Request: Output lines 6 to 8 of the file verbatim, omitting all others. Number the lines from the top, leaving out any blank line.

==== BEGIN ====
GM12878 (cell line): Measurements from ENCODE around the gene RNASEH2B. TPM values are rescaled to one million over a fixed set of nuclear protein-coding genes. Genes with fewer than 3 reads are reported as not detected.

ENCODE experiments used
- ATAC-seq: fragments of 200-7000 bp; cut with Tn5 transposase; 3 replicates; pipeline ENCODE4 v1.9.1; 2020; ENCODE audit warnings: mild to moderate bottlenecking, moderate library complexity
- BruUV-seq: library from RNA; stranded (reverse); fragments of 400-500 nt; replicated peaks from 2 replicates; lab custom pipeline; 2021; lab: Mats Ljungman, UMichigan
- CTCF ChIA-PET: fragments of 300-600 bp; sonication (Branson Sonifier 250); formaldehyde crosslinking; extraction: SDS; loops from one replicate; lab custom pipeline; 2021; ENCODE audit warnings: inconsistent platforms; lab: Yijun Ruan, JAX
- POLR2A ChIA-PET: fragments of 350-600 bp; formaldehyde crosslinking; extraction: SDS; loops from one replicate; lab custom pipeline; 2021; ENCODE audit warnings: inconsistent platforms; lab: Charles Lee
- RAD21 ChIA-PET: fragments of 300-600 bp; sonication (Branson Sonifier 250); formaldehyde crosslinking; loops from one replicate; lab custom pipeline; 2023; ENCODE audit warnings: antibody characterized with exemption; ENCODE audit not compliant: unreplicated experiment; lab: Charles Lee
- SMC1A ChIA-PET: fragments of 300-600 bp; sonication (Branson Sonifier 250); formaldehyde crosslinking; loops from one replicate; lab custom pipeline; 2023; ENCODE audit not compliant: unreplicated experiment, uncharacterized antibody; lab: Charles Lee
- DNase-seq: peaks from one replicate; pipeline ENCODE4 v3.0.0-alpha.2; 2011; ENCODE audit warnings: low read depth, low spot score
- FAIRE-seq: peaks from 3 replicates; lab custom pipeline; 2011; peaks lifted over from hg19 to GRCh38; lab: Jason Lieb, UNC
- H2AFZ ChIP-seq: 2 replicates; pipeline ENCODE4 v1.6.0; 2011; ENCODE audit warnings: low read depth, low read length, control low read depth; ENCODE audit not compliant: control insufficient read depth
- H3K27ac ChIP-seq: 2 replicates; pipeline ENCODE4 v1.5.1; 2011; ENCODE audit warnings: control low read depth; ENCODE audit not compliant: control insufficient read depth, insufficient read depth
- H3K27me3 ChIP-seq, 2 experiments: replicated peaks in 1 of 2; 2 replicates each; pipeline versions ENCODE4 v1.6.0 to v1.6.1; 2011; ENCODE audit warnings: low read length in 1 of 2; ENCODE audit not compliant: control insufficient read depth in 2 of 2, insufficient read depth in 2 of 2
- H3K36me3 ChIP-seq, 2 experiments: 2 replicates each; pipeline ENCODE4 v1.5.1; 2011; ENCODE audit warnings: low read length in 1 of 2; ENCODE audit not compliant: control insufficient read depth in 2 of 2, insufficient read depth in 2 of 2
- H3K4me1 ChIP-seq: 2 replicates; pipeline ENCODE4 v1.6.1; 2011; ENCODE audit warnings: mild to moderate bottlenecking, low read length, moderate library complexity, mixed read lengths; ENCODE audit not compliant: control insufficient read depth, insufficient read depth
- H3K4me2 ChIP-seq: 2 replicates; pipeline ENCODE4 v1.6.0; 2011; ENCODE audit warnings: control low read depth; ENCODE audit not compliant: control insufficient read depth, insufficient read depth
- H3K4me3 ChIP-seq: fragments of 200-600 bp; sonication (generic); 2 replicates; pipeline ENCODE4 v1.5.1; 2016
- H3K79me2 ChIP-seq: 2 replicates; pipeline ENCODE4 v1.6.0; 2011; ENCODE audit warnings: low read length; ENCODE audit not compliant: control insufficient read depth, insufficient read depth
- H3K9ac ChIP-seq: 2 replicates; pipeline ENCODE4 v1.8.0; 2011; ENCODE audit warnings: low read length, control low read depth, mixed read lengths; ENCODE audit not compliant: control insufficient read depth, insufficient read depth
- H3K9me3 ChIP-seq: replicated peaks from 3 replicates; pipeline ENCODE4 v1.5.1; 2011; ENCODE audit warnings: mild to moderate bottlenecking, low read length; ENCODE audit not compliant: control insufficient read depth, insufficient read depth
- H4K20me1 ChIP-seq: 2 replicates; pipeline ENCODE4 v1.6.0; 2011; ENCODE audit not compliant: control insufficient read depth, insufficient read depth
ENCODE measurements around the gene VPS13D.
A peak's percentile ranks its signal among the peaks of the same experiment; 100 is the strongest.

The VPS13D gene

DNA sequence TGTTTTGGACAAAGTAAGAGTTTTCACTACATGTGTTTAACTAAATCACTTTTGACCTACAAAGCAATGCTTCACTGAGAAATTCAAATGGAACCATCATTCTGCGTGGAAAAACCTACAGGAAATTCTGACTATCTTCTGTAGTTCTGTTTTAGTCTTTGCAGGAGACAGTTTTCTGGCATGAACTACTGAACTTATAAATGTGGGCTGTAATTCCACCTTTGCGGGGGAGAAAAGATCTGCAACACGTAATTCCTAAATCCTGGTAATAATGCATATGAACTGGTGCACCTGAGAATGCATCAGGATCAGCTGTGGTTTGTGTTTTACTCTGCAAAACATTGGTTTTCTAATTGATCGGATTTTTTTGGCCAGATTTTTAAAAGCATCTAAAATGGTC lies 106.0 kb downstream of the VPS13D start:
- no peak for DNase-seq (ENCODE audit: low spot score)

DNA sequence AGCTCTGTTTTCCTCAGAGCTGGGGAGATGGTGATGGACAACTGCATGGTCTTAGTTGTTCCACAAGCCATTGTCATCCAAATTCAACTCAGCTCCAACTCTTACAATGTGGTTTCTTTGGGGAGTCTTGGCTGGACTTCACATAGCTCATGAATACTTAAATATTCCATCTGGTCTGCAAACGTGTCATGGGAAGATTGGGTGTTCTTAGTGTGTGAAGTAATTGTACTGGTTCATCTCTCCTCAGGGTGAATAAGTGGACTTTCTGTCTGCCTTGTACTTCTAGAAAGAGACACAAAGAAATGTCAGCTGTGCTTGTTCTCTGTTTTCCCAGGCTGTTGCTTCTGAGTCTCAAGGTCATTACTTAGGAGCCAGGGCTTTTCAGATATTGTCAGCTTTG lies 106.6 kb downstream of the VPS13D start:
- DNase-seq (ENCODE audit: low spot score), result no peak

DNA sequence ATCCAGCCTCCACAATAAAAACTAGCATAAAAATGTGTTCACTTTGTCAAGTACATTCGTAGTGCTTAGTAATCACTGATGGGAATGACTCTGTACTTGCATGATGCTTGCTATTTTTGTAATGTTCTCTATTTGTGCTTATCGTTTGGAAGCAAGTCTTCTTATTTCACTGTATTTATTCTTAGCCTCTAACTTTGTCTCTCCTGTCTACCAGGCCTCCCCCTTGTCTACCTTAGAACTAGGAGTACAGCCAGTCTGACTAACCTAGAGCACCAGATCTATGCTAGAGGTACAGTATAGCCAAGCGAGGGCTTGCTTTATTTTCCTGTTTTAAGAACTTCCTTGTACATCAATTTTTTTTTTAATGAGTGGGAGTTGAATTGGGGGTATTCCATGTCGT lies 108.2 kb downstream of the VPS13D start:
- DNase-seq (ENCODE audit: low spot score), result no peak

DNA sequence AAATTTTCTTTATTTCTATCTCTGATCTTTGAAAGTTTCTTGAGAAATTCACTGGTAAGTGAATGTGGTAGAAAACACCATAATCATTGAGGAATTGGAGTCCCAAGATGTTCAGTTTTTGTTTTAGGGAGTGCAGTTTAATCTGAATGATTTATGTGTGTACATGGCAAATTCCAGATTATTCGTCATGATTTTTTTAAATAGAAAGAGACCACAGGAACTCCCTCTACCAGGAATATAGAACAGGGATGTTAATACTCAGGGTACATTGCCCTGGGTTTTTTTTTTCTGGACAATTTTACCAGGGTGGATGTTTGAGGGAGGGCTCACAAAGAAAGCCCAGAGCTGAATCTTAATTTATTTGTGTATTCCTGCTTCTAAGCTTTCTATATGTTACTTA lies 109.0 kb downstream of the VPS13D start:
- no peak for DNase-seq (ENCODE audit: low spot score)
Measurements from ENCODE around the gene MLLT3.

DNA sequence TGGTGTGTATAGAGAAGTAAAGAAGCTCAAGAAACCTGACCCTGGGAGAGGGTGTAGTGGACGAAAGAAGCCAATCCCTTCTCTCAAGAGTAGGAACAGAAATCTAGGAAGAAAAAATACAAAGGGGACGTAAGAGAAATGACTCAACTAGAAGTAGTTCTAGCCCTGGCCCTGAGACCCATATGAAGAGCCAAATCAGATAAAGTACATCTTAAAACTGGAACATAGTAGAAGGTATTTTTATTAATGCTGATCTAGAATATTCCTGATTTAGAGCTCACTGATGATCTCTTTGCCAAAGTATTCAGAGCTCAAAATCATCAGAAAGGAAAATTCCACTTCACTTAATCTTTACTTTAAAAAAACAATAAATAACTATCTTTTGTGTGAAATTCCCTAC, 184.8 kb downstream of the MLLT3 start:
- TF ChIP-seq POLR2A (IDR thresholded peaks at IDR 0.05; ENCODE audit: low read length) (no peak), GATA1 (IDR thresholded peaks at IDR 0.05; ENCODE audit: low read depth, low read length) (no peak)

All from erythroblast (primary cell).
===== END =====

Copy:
- POLR2A ChIA-PET: fragments of 350-600 bp; formaldehyde crosslinking; extraction: SDS; loops from one replicate; lab custom pipeline; 2021; ENCODE audit warnings: inconsistent platforms; lab: Charles Lee
- RAD21 ChIA-PET: fragments of 300-600 bp; sonication (Branson Sonifier 250); formaldehyde crosslinking; loops from one replicate; lab custom pipeline; 2023; ENCODE audit warnings: antibody characterized with exemption; ENCODE audit not compliant: unreplicated experiment; lab: Charles Lee
- SMC1A ChIA-PET: fragments of 300-600 bp; sonication (Branson Sonifier 250); formaldehyde crosslinking; loops from one replicate; lab custom pipeline; 2023; ENCODE audit not compliant: unreplicated experiment, uncharacterized antibody; lab: Charles Lee